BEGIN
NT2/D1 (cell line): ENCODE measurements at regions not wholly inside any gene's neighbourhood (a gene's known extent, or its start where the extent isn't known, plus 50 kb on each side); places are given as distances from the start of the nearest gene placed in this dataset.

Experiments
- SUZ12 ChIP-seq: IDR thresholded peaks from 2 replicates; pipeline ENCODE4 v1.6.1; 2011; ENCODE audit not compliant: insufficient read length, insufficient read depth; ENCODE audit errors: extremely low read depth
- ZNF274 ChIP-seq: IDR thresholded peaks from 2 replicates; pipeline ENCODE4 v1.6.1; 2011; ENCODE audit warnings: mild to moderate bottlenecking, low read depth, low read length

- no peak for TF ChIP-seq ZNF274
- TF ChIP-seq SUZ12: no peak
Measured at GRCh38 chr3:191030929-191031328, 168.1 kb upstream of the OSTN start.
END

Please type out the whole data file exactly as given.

NT2/D1 (cell line): ENCODE measurements at regions not wholly inside any gene's neighbourhood (a gene's known extent, or its start where the extent isn't known, plus 50 kb on each side); places are given as distances from the start of the nearest gene placed in this dataset.

Experiments
- SUZ12 ChIP-seq: IDR thresholded peaks from 2 replicates; pipeline ENCODE4 v1.6.1; 2011; ENCODE audit not compliant: insufficient read length, insufficient read depth; ENCODE audit errors: extremely low read depth
- ZNF274 ChIP-seq: IDR thresholded peaks from 2 replicates; pipeline ENCODE4 v1.6.1; 2011; ENCODE audit warnings: mild to moderate bottlenecking, low read depth, low read length

- no peak for TF ChIP-seq ZNF274
- TF ChIP-seq SUZ12: no peak
Measured at GRCh38 chr3:191030929-191031328, 168.1 kb upstream of the OSTN start.